Why Are California Gas Prices So High These Days? Thank Sacramento.
Benjamin Franklin was right that “nothing is certain but death and taxes,” though he could have added a third certainty in California – paying significantly more than the national average for gasoline.
California drivers are living a real life version of the movie “Groundhog Day”, more than $4 per gallon for gasoline.
According to AAA, the average gas price in California was $4.18 per gallon as of October 7. They note that the Golden State experienced a 16 cent per gallon jump in just one week.
In contrast, the national gas price average was $2.65 per gallon, which represents a spike of 9 cents per gallon over the previous month, but is 26 cents per gallon cheaper than the national average price in October 2018, according to AAA.
Once again, angry California drivers are asking why they are paying so much more per gallon of gas than drivers in other states?
Yes, as AAA notes, some of the answer is explained by supply and demand. They point to issues with a Chevron refinery in El Segundo and a shutdown at a Shell refinery in Martinez, as well as complications from PG&E’s blackouts shutting down some gas stations that are unable to pump gas without electricity.
But the real reason we’re paying so much more is high taxes and expensive regulations imposed by Sacramento politicians.
According to the American Petroleum Institute, Californians now pay 80.45 cents per gallon in total federal and state gasoline taxes (including federal and state excise taxes). The price increased by 5.6 cents per gallon on July 1 thanks to another gas tax increase courtesy Senate Bill 1, the $52 billion gas tax increase enacted by the Legislature in 2017.
In yet another ranking where number one is not a good thing, Californians now pay the highest combined state and federal gasoline taxes in the nation.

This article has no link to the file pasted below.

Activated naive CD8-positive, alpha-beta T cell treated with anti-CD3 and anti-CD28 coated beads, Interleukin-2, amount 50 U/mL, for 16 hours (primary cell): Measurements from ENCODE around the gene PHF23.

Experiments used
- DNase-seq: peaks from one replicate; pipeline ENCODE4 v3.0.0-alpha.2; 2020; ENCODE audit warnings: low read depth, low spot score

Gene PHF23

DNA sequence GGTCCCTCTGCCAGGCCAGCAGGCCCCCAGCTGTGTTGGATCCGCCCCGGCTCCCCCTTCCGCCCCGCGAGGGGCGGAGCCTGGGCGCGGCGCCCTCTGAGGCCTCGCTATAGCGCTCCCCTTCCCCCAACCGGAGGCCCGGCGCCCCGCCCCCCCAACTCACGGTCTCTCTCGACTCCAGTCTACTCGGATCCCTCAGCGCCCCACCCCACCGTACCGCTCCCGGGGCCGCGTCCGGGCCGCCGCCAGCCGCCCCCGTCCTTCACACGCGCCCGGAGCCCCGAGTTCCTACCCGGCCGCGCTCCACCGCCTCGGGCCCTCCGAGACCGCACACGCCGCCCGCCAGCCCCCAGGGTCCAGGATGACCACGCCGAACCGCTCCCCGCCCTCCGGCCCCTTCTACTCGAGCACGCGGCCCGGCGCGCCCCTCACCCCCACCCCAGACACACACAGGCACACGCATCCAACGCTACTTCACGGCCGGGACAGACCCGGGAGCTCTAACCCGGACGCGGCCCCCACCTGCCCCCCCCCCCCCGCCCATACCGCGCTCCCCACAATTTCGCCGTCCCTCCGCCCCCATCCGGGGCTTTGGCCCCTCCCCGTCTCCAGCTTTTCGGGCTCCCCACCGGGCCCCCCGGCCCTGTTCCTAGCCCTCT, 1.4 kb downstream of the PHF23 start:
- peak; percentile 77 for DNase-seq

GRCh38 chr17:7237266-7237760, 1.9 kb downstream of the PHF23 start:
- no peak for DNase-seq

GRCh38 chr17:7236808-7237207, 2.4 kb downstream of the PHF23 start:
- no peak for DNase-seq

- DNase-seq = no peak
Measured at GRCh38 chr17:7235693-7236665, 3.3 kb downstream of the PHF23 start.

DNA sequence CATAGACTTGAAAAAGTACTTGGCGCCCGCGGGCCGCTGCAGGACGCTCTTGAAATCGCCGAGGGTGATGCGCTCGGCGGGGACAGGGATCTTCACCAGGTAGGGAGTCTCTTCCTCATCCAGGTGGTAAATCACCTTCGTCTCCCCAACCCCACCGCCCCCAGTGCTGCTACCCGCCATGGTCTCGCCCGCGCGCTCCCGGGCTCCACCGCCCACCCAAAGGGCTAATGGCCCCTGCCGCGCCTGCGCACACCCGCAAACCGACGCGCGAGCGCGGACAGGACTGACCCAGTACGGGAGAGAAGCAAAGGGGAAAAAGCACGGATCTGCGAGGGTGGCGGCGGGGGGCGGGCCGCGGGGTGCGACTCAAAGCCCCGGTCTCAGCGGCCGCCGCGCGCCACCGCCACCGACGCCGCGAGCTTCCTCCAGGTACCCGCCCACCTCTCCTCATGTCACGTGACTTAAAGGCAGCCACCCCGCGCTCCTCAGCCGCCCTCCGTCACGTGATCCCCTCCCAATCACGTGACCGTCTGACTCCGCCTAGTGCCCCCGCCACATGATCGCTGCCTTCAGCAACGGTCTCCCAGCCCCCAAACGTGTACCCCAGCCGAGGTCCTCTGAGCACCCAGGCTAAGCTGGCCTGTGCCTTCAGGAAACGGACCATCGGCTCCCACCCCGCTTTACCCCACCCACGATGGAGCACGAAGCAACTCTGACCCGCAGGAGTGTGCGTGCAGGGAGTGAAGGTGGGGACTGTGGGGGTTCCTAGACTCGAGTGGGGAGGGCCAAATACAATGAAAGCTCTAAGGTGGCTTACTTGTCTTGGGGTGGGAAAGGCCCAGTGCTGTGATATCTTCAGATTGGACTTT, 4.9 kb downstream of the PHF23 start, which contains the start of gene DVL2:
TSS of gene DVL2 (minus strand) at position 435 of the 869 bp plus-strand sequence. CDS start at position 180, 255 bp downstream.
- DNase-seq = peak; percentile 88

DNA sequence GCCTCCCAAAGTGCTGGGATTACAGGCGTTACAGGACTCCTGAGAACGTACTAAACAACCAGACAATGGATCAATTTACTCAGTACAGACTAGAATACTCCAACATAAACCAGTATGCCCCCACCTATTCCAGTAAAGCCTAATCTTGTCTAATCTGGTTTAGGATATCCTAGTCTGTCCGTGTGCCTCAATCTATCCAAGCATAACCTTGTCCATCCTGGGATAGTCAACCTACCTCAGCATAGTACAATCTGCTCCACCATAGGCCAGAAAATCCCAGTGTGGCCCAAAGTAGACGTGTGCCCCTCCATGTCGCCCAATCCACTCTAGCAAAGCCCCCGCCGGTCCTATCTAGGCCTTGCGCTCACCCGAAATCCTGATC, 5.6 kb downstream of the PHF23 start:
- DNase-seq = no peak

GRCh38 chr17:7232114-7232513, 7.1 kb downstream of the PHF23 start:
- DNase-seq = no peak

But that’s not all. State government regulations on oil production in California have added even more to the price of gasoline paid by Golden State drivers.
Adopted as part of California’s efforts to address global warming, the state’s low carbon fuel standard currently adds around 16 cents per gallon to the price of gas. And these costs will increase. A December 2018 report by California’s nonpartisan Legislative Analyst’s office predicts that the low carbon fuel standard will increase to approximately 46 cents per gallon by the year 2030.
Separately, the controversial cap-and-trade program, which was extended by the State Legislature in 2017, is estimated to add about 13 cents per gallon presently to the price of gas, according to the Legislative Analyst’s office. This too is expected to increase in the coming years.
So, the next time you have to dig deep into your wallets to fill up, remember that you have Sacramento to thank for adding to the misery that we’re all experiencing just to buy the gas we need to drive to work or school.
Tim Anaya is the Pacific Research Institute’s communications director.